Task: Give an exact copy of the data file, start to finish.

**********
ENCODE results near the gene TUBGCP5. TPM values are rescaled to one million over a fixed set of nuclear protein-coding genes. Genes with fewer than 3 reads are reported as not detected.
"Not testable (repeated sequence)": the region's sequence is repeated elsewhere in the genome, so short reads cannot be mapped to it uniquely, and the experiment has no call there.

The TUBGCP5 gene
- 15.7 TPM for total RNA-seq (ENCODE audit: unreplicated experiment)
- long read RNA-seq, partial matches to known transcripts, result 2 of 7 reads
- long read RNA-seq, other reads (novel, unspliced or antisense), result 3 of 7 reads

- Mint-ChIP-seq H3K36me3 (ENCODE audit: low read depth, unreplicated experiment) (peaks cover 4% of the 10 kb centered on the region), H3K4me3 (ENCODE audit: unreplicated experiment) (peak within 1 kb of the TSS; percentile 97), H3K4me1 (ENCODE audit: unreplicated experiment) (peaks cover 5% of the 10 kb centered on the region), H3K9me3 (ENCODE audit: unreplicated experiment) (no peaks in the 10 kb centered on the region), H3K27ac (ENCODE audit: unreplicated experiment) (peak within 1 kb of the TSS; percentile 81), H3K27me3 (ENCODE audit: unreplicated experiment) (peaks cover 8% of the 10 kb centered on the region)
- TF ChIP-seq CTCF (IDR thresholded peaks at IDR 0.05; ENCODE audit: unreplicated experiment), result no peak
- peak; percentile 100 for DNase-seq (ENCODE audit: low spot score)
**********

ENCODE results near the gene TUBGCP5. TPM values are rescaled to one million over a fixed set of nuclear protein-coding genes. Genes with fewer than 3 reads are reported as not detected.
"Not testable (repeated sequence)": the region's sequence is repeated elsewhere in the genome, so short reads cannot be mapped to it uniquely, and the experiment has no call there.

The TUBGCP5 gene
- 15.7 TPM for total RNA-seq (ENCODE audit: unreplicated experiment)
- long read RNA-seq, partial matches to known transcripts, result 2 of 7 reads
- long read RNA-seq, other reads (novel, unspliced or antisense), result 3 of 7 reads

- Mint-ChIP-seq H3K36me3 (ENCODE audit: low read depth, unreplicated experiment) (peaks cover 4% of the 10 kb centered on the region), H3K4me3 (ENCODE audit: unreplicated experiment) (peak within 1 kb of the TSS; percentile 97), H3K4me1 (ENCODE audit: unreplicated experiment) (peaks cover 5% of the 10 kb centered on the region), H3K9me3 (ENCODE audit: unreplicated experiment) (no peaks in the 10 kb centered on the region), H3K27ac (ENCODE audit: unreplicated experiment) (peak within 1 kb of the TSS; percentile 81), H3K27me3 (ENCODE audit: unreplicated experiment) (peaks cover 8% of the 10 kb centered on the region)
- TF ChIP-seq CTCF (IDR thresholded peaks at IDR 0.05; ENCODE audit: unreplicated experiment), result no peak
- peak; percentile 100 for DNase-seq (ENCODE audit: low spot score)